China's regulators have issued several rules to rein in sales representatives' commercial activities starting just days before the celebration of the Mid-Autumn Festival, traditionally a prime time for kickbacks.
China is a market with complexities, underscored by multiple layers of sales agents, the lack of hospital funding, and physicians relying on kickbacks to make up their meager incomes. The Mid-Autumn Festival coming Oct. 4, China’s Thanksgiving Day and biggest cultural holiday, traditionally has provided an opportunity for sales reps to use gift money and high-end mooncakes to gain access to physicians.
Now, the country's regulators hope to put an end to the practice of giving kickbacks to physician. China FDA has issued a draft regulation proposing a nationwide registry covering all medical sales reps. The registry will include each rep's name, identification information and records of misconduct and violations, in a bid to name and shame violators. (Also see "China Imposes Tough New Curbs On Rep Sales Activities" - Scrip, 2 Mar, 2017.)
Following the proposal, Shanghai regulators went one step further, requiring all sales reps operating in the city to get registered in two months after the issuance of its regulation. Shanghai also requires the employers of the sales reps to be held responsible for their conduct. In case of a violation for one sales rep, the employers need to make corrective measures; if there are violations for two or more sales reps, the registration of the whole company will be revoked.
The tightened grips over sales reps is a direct response to recent scandals of so-called "cash sales" in which medical sales reps reportedly give doctors cash kickbacks in exchange for drug prescriptions.
The registry, coupled with the harsh punishment for any violations, will have a profound impact on pharma compliance in China, noted experts attending China Healthcare Summit of Entrepreneurs, Scientists and Investors, held Sept. 23-24 in Beijing.
"We are regulating the not-yet-regulated area, and correcting the misconduct," said Dong Qian of the Industry Compliance Office, Healthcare Policy and Management Bureau at the China National Health and Family Planning Commission.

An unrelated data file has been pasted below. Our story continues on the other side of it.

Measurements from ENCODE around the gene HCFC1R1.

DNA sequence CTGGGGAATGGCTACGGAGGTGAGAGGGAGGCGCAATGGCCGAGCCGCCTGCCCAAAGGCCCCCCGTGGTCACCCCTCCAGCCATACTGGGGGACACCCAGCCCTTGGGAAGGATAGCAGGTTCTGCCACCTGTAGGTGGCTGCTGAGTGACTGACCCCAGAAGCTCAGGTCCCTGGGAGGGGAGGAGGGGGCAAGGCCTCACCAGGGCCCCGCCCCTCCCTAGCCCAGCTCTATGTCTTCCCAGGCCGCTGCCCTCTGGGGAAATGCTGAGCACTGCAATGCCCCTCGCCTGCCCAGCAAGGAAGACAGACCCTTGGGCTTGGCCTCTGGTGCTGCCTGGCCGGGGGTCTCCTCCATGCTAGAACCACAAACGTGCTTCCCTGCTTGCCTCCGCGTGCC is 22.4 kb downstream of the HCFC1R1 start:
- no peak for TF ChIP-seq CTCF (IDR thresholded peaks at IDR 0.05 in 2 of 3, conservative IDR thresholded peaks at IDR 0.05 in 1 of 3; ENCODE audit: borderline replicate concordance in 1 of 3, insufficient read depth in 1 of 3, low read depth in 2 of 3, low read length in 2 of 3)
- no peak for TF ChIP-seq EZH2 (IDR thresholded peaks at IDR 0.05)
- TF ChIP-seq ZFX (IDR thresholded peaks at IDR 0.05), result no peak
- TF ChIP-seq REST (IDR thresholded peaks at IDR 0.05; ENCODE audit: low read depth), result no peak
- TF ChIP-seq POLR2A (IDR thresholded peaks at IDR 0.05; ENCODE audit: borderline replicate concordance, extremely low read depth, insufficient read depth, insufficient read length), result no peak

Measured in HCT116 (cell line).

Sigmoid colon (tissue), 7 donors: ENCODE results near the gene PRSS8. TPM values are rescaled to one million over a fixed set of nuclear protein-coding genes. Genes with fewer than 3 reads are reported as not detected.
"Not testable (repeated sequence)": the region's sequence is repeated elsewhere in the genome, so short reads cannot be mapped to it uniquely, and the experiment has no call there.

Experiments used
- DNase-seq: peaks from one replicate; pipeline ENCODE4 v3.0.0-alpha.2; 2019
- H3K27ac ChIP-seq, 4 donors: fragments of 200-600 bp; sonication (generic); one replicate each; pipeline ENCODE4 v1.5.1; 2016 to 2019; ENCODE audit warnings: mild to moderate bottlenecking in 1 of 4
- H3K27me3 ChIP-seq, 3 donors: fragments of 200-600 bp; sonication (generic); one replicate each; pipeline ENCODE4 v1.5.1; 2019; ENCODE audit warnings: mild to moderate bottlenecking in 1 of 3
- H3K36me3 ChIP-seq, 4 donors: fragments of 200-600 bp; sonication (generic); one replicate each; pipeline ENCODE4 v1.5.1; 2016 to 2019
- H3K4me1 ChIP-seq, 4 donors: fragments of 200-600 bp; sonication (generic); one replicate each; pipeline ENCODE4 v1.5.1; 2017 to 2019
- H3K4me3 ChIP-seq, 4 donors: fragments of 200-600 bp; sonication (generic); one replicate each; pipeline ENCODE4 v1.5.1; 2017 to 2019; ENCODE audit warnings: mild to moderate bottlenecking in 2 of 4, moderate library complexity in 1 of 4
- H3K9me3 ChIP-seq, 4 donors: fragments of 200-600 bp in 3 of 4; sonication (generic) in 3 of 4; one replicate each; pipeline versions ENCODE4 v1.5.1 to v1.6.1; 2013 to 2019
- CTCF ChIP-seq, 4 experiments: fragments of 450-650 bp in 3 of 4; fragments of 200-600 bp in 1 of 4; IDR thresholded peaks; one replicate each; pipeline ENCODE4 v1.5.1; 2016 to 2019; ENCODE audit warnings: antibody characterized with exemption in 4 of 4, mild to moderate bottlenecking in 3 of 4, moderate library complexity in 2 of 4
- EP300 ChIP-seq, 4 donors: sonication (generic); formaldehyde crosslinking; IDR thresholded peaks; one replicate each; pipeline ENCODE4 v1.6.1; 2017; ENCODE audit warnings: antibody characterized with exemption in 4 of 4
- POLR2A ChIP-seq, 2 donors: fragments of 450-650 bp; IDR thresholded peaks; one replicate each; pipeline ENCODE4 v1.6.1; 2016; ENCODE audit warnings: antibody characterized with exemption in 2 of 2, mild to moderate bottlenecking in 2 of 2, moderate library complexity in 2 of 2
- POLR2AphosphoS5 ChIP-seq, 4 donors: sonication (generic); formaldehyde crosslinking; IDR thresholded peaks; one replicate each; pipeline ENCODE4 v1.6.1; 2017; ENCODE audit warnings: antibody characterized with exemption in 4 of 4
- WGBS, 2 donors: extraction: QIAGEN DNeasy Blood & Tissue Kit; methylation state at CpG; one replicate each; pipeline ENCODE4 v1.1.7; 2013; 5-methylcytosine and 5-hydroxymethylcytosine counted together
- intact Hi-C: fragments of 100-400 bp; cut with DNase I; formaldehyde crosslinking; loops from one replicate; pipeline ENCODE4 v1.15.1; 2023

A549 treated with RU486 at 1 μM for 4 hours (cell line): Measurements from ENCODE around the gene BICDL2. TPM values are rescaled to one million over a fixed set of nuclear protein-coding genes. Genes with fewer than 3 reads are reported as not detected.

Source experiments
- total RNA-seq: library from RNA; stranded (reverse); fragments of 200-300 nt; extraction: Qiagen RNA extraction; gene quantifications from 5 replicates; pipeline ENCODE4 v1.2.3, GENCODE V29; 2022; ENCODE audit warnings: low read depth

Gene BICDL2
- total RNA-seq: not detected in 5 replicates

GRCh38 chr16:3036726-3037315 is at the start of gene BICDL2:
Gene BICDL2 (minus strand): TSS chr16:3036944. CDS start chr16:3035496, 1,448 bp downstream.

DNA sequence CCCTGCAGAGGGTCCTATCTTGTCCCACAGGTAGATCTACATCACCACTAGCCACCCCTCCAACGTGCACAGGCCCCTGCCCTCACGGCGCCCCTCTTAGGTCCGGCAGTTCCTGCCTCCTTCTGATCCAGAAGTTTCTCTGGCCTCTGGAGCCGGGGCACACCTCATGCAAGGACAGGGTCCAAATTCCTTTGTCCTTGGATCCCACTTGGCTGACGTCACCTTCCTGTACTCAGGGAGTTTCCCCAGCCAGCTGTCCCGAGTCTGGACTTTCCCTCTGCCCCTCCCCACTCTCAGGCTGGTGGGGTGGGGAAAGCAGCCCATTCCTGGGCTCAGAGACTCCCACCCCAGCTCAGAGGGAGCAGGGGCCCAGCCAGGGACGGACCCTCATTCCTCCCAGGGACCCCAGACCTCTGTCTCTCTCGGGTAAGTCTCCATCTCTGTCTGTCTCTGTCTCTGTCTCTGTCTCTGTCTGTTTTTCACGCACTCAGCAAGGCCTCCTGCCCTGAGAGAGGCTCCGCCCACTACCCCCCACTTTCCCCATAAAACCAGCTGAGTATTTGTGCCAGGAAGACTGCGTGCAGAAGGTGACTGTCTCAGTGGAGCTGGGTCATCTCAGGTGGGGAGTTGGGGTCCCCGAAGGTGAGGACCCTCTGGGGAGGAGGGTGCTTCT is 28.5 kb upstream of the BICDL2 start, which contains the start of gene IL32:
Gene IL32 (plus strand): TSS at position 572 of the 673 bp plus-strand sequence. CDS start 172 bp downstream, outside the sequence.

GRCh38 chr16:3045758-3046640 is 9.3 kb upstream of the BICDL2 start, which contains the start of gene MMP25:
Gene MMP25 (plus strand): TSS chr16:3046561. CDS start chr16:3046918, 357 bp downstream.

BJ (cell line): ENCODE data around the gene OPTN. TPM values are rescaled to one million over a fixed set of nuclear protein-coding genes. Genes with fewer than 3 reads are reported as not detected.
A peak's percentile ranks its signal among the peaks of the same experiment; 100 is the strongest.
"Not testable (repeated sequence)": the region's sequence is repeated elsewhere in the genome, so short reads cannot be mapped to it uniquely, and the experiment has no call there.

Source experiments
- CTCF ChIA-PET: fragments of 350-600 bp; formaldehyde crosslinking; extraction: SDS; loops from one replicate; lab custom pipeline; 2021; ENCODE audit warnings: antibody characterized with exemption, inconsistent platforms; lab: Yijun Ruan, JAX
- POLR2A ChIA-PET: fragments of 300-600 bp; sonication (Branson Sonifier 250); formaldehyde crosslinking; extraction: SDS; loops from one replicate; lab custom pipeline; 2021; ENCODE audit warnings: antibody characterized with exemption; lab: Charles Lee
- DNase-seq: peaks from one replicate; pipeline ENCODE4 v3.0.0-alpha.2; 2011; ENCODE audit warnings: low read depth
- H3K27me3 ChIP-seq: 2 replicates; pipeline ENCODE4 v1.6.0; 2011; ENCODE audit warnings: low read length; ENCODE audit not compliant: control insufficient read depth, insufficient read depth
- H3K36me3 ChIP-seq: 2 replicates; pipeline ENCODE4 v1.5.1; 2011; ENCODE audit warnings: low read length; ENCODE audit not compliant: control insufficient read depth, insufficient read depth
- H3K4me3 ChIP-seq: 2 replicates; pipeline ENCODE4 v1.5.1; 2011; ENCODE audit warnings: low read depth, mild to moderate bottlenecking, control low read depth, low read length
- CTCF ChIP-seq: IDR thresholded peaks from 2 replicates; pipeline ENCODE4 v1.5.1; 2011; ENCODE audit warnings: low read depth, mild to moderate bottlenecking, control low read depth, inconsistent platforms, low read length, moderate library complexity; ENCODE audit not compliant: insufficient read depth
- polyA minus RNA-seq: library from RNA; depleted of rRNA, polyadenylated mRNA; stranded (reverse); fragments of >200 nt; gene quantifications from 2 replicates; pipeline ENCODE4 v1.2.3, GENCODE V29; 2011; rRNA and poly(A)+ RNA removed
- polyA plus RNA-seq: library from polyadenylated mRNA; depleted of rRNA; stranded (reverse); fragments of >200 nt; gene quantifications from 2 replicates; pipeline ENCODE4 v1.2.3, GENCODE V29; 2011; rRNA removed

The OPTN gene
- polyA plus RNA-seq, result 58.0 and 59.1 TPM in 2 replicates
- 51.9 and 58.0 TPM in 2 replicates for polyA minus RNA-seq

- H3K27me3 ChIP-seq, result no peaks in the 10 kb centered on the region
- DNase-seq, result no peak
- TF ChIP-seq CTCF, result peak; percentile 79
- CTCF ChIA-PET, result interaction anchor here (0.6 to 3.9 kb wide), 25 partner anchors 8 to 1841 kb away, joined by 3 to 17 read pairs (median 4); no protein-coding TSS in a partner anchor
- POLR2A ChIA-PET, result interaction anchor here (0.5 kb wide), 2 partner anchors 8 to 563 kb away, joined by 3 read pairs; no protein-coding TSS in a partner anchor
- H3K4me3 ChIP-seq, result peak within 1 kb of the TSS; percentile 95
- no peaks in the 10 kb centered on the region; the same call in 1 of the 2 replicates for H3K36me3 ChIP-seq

Others echo the view. "The registry is a step in the right direction," said Huang Donglin, a researcher with China Pharmaceutical Promotion and Clinical Unit (CPPCU), a consortium of trade associations, researchers and manufacturers.
However, the industry response to the Shanghai proposal has been fierce. Many say that the rule could violate medical sales reps' rights to conduct activities designated by China's labor laws.
"Our biggest challenge so far is how to deal with strong response from the industry," Dong acknowledged, adding that the regulatory agency also plays close attention to feedback to the Shanghai proposal. (Also see "Shanghai’s Tough Proposals For Medical Sales Reps Draw Ire" - Scrip, 4 Sep, 2017.)
Short Pains, Long Gains
The new rules, aimed to increase transparency, could help create a level playing field in which those in compliance with the code of conduct won't lose ground to those that don't follow the rules, according to the experts.
"The frontrunners in compliance shouldn't have to face the loss of their market shares [to those who are not compliant]," Wang Lili, head of CCPCU, said.
One such example is GlaxoSmithKline PLC. The UK drug maker was at the epicenter of a national compliance crackdown that has changed the industry since 2013.
For the next two years following the scandal, GSK essentially halted commercial activities and there were no sales, recalled Zhang Yingwei, head of government affairs and corporate communications for GlaxoSmithKline (China) Investment Co. Ltd.
During that time, how to rebound and whether the company could afford such a hiatus in commercial activities were questions hovering in the executive's mind, he added.
Thus, GSK China management made two drastic decisions: no more sales quotas for medical sales reps and no bonus for sales-related activities, and GSK won't provide any fees to physicians for promotional activities.
The changes were intended to shift the focus to patients and science-based academic promotions, Zhang said.
So far, the results show that the changes have started to bear fruit. Zhang pointed to IMS data showing that GSK’s major revenue generator in the local market, respiratory product sales, started growing in the past four quarters.
"Crisis also means opportunities. We built up our confidence by doing it step-by-step, and believing it is a right thing to do," Zhang stressed.
For China's 600,000 or so medical sales reps, the future hinges on more transparent commercial conduct and a culture of compliance, the experts stressed.
"Compliance should not just follow the rules, but a behavior out of consciousness, " GSK's Zhang noted.
A good market environment requires rules and guidance from the government's regulatory agencies; it also requires industry's code of conducts and strict compliance. Unlike multinational drug makers spending roughly 20% of their budgets on marketing and sales, domestic Chinese companies generally devote more than 50% to sales, the experts said.
It is thus important to provide medical sales reps compliance training and routine audits, enhance the role of medical affairs, and emphasize products' clinical value, they concluded.